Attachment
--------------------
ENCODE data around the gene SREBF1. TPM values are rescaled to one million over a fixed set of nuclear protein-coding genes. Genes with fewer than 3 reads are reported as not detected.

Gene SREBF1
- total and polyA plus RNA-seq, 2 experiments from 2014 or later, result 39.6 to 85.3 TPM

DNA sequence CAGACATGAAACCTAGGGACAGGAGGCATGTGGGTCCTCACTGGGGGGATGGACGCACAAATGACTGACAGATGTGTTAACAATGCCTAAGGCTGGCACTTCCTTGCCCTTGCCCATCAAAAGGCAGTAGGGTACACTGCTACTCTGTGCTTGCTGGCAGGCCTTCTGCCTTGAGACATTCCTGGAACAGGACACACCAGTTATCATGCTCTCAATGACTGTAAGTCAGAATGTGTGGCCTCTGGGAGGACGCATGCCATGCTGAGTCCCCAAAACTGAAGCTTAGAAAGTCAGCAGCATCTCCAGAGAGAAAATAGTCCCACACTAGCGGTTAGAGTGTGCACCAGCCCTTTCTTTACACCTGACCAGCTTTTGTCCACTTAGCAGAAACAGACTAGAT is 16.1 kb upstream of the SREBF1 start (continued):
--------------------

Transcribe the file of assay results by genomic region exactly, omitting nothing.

ENCODE data around the gene SREBF1. TPM values are rescaled to one million over a fixed set of nuclear protein-coding genes. Genes with fewer than 3 reads are reported as not detected.

Gene SREBF1
- total and polyA plus RNA-seq, 2 experiments from 2014 or later, result 39.6 to 85.3 TPM

DNA sequence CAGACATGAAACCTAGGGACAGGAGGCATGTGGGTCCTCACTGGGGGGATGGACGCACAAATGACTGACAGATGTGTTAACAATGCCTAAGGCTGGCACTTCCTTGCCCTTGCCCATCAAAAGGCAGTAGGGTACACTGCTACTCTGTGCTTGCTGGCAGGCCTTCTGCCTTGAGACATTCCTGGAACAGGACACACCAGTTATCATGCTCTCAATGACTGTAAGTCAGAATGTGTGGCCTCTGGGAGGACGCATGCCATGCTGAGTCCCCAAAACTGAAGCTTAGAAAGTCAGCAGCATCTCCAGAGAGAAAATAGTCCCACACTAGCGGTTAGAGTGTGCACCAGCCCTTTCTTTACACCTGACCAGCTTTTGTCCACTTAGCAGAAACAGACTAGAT is 16.1 kb upstream of the SREBF1 start (continued):